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Swing trading is a style of trading that centers around changing price trends throughout short to medium timeframes.
Swing traders try to profit from big downswings or upswings in prices.
There are several swing trading strategies and technical indicators available. The best approach depends on personal preference and trading style.
Swing Trading Strategies That Work
Keep in mind there is no perfect strategy, and even the best setups can go against you. However, traders that use a strategy and trading plan have better success.
This article goes over 4 swing trading strategies commonly used by swing traders.
1. Bollinger Bands Strategy
Bollinger bands consist of two outer volatility bands with a moving average (typically a 20-day MA) in the middle.
The upper band adds 2 standard deviations of the moving average, and the lower band subtracts 2 standard deviations.
Note: Bollinger Bands® is a registered trademark of John Bollinger.
The upper and lower Bollinger Bands can turn into support and resistance levels. When the market price reaches the lower band, watch for a reversal.
Enter as soon as the reversal is confirmed with a tight stop loss, then take profit at the opposite band.
Consider adjusting your stop loss to break even or use a trailing stop depending on the price action.
When the market price reaches the upper band, you’ll again want to watch for a reversal.
Once you have confirmation, you can sell short and take profit at the bottom band.
Both trading strategies depend on a consistent trend. If the trend changes, you will see the price continue to breakdown below the lower band or breakthrough the upper band.
It’s important to wait for confirmation before you enter and plan your exit.
Lower Band Bounces and Upper Band Pullbacks
The chart above uses a 4-hour timeframe and illustrates buy/sell signals using Bollinger Bands.
You can see the price bounces off the bottom band and gets rejected off the upper band.
2. Relative Strength Index (RSI) Strategy
RSI is an indicator used to identify oversold and overbought conditions.
Standard overbought levels are above 70, while standard oversold levels are below 30.
Some traders prefer to use 80 as overbought and 20 as oversold. The time period is usually 14 days, although it is common for traders to use a 10-day period.
Buying price dips while the RSI is below 30 and taking profit at 50 or 60 RSI levels is a simple and effective swing trading strategy.
Short selling stock with an RSI above 70 and taking profit around 50 or 40 RSI levels is another strategy.
RSI is a very popular trading indicator, but it’s not flawless, the price can stay at overbought and oversold conditions.
The chart above uses a 4-hour timeframe and 14 day RSI. It shows an example of the price pulling back at overbought levels and bouncing at oversold levels.
3. Trend Lines Strategy
Trendlines are an essential tool for a technical analysis trader. They are mostly used to determine possible support and resistance levels. T
o draw a trend line, focus on connecting the major price points or bounces.
A downtrend line will have a downward slope and is formed by connecting two or more points.
A downtrend will have lower lows, and an uptrend will have higher highs along with higher lows.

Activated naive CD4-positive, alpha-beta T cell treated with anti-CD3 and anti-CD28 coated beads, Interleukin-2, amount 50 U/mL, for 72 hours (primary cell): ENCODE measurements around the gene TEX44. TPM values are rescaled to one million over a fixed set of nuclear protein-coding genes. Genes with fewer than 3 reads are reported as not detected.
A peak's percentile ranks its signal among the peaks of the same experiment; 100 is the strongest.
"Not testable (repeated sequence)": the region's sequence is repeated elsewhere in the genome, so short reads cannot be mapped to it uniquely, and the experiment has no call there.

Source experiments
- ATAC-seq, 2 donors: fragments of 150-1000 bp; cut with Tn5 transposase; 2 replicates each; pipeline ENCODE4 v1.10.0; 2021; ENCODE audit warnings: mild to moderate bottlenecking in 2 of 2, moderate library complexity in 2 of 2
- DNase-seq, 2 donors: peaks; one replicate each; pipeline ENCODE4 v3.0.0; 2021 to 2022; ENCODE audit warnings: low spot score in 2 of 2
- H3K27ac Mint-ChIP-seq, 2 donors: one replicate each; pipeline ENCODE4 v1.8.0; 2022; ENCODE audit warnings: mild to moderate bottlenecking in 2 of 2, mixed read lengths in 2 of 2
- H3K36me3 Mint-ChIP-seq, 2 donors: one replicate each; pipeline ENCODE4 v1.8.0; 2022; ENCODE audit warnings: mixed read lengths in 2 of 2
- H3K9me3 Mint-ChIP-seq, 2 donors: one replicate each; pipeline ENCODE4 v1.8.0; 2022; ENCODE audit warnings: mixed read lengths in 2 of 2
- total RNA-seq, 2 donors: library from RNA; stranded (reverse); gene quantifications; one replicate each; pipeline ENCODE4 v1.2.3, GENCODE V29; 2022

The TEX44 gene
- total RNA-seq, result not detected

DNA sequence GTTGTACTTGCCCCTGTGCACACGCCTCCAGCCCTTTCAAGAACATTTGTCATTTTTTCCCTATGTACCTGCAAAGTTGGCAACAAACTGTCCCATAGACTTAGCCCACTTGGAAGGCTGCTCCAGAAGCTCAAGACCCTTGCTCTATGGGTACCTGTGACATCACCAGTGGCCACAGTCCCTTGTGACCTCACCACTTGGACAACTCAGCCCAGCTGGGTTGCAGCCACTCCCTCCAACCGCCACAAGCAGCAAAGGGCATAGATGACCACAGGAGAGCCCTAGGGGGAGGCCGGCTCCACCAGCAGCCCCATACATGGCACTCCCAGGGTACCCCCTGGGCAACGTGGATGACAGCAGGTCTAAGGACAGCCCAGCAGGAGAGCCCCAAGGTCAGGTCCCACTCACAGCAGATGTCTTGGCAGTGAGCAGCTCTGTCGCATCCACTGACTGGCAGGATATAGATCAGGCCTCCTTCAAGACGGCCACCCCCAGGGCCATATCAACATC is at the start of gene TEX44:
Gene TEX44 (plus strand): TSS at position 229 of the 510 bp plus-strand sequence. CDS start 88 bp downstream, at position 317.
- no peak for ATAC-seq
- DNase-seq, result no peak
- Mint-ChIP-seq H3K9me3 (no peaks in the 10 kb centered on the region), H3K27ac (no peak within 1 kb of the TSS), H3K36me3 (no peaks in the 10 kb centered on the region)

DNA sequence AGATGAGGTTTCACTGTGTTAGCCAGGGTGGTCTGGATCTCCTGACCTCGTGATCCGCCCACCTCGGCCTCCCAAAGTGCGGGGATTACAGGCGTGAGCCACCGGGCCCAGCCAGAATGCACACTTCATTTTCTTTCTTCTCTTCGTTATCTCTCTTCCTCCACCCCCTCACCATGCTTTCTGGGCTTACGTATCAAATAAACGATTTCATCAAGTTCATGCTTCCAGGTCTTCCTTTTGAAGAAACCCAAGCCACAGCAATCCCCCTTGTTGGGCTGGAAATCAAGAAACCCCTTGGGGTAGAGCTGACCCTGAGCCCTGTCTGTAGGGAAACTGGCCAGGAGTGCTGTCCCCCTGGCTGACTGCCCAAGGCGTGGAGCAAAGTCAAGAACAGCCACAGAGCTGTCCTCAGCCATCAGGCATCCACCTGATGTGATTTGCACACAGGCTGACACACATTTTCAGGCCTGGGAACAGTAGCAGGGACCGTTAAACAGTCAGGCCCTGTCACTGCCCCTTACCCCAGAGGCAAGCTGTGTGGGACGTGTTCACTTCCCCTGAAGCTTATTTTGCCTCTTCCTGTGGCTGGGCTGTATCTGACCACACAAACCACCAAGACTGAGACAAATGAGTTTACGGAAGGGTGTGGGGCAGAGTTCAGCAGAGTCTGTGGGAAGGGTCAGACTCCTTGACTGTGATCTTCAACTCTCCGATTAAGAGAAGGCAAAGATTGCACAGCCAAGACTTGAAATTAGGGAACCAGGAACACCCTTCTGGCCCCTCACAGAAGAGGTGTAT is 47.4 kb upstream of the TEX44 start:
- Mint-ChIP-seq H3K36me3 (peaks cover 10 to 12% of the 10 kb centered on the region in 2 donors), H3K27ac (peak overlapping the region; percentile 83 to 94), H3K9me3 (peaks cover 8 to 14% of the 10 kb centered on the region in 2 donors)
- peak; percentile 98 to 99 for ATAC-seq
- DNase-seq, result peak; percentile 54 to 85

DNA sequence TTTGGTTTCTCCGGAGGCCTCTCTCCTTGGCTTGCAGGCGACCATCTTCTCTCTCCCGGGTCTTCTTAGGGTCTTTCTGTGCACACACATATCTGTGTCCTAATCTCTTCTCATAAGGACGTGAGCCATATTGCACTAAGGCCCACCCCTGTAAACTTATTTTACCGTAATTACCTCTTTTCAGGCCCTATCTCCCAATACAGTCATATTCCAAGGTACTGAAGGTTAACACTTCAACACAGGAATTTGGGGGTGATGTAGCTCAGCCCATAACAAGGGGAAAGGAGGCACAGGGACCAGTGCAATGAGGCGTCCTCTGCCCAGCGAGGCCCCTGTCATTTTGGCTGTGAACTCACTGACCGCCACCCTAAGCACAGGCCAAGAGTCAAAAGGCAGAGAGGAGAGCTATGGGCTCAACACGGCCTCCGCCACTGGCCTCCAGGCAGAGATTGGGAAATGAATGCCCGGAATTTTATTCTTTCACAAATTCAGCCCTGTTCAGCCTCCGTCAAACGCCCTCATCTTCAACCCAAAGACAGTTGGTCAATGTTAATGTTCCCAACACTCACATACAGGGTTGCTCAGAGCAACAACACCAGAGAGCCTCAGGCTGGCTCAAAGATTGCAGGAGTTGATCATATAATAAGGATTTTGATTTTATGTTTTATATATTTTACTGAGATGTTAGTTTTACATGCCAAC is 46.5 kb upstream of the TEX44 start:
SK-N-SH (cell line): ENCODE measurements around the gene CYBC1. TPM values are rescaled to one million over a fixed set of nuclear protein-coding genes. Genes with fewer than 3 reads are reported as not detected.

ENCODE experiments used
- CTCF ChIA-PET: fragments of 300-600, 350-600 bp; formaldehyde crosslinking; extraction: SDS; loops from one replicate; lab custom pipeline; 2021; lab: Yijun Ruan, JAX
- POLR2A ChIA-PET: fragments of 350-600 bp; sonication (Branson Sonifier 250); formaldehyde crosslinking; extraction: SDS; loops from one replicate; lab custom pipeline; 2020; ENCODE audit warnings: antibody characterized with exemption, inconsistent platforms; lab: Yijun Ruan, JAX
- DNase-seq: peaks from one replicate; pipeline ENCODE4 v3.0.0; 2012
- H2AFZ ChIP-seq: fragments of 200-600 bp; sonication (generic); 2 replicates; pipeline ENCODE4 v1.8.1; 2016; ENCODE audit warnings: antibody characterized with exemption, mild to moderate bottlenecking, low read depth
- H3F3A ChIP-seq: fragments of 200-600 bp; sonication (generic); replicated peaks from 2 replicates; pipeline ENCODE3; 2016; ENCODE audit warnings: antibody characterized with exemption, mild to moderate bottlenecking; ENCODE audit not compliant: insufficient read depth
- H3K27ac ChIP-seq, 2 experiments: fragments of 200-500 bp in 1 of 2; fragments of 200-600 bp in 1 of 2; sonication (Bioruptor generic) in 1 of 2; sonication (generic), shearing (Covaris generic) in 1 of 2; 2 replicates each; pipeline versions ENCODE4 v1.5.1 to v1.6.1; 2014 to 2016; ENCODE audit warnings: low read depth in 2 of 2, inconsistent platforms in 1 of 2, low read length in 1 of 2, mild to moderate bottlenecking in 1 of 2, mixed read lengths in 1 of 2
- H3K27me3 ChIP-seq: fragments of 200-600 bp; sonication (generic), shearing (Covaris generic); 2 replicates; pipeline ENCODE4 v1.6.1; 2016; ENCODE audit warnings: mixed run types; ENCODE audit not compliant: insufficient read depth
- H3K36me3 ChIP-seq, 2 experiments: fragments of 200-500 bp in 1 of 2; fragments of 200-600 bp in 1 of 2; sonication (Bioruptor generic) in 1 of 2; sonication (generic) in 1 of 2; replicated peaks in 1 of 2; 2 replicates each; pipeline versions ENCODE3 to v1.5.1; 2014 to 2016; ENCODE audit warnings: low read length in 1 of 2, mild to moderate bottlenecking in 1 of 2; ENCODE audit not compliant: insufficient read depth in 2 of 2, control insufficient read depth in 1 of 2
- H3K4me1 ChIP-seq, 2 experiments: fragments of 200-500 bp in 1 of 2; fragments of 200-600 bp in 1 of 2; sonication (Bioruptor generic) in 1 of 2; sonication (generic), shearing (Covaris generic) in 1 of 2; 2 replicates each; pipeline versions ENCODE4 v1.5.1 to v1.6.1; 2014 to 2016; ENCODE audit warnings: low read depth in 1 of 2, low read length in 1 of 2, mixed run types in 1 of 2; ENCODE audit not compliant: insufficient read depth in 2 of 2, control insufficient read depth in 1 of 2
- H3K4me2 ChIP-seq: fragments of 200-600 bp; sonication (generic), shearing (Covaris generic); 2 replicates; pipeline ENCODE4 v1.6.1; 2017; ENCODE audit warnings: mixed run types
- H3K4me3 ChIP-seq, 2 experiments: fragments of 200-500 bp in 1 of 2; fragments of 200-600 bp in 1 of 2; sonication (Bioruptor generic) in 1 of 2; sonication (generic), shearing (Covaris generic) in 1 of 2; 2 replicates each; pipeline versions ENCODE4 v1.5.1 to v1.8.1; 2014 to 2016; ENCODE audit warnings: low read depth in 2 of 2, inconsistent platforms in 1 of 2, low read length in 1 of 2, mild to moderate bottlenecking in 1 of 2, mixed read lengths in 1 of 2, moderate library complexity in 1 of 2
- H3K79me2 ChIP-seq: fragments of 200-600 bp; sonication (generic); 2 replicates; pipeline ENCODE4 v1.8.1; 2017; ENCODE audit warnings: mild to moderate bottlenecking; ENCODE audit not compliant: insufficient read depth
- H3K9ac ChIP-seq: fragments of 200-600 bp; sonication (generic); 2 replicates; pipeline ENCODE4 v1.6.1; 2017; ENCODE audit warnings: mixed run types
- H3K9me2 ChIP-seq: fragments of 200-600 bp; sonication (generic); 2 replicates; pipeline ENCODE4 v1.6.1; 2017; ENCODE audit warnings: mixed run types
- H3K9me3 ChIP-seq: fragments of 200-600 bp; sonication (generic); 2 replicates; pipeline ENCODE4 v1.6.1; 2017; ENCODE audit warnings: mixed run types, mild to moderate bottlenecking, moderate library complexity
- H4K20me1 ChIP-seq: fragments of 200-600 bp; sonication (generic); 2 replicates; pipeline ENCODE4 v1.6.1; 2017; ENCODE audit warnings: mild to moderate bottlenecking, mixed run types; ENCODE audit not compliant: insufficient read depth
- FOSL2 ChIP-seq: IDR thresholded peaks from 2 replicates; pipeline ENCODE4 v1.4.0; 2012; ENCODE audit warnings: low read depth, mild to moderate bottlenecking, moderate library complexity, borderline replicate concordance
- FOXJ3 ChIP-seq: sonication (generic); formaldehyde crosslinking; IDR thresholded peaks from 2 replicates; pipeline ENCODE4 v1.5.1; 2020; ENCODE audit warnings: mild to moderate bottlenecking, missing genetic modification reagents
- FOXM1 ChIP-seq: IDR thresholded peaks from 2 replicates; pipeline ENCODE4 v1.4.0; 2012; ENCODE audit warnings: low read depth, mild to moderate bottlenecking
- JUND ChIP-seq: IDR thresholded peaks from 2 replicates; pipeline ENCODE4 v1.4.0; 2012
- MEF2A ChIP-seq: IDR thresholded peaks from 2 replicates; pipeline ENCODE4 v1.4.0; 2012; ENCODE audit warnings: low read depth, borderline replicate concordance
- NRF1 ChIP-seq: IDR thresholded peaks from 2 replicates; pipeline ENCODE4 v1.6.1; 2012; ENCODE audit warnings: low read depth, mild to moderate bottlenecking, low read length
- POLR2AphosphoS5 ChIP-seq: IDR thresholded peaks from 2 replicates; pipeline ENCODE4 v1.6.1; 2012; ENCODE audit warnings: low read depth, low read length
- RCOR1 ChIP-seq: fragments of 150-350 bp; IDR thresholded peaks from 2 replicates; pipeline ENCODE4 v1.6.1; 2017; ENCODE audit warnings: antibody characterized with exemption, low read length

Trend Line Breakdowns and Breakouts
Using the trend line breakout technique will help you time your entry and capitalize on significant upward swings.
You can also use trend line breakdowns to find short entries and profit from large downswings. If a trendline breaks, wait for confirmation to see if it holds.
Another trend line strategy is to simply buy bullish trends and sell bearish trends.
Trend lines are additionally useful for trailing a stop loss, allowing you to ride huge trends.
The chart above uses a 1-day time frame, it’s common for traders to compare long and short term trend lines.
You can see the major trend break resulted in a large downswing.
4. Moving Average Crossovers Strategy
This swing trading strategy forms a sellsignal when the fast moving average crosses below the slow moving average. And a buy signal when the fast moving average crosses above the slower moving average.
Your entry should be when the MA lines cross, and your exit should be when they cross back.
The 10- and 20-day simple moving average (SMA) is commonly used for swing trading, although other timeframes can be used.
Shorter time periods can create more false signals than longer time periods.
The chart below uses a 4-hour time frame along with a 10- and 20-day simple moving average.
You can see the buy signal is created from the 10-day MA moving above the 20-day MA.
There is also an example of a somewhat false signal, the 10-day drops below and the quickly goes back above. This is where using additional indicators like trend lines can come into play and help you choose a proper exit.
Soon after the 10-day crosses down again, it confirms the start of a downtrend and generates a sell signal.
4 Swing Trading Strategies
- Bollinger Bands – Buying lower band bounces and selling upper band pullbacks.
- Relative Strength Index (RSI) – Buying oversold prices under 30 RSI and selling overbought prices over 70 RSI.
- Trend Lines – Buying trend line breakouts and selling trend line breakdowns.
- Moving Average Crossovers – Buying when the faster MA crosses above the slower MA and selling when the faster MA crosses below the slower MA.
These 4 swing trading strategies use basic technical indicators to generate buy and sell signals. They can be used in conjunction with other strategies and technical analysis.
All of the charts used in the article were created using TradingView.
Remember that no strategy is perfect and there is no guarantee these signals will work every time.
It’s important for swing traders to keep their losses small and let their winners run.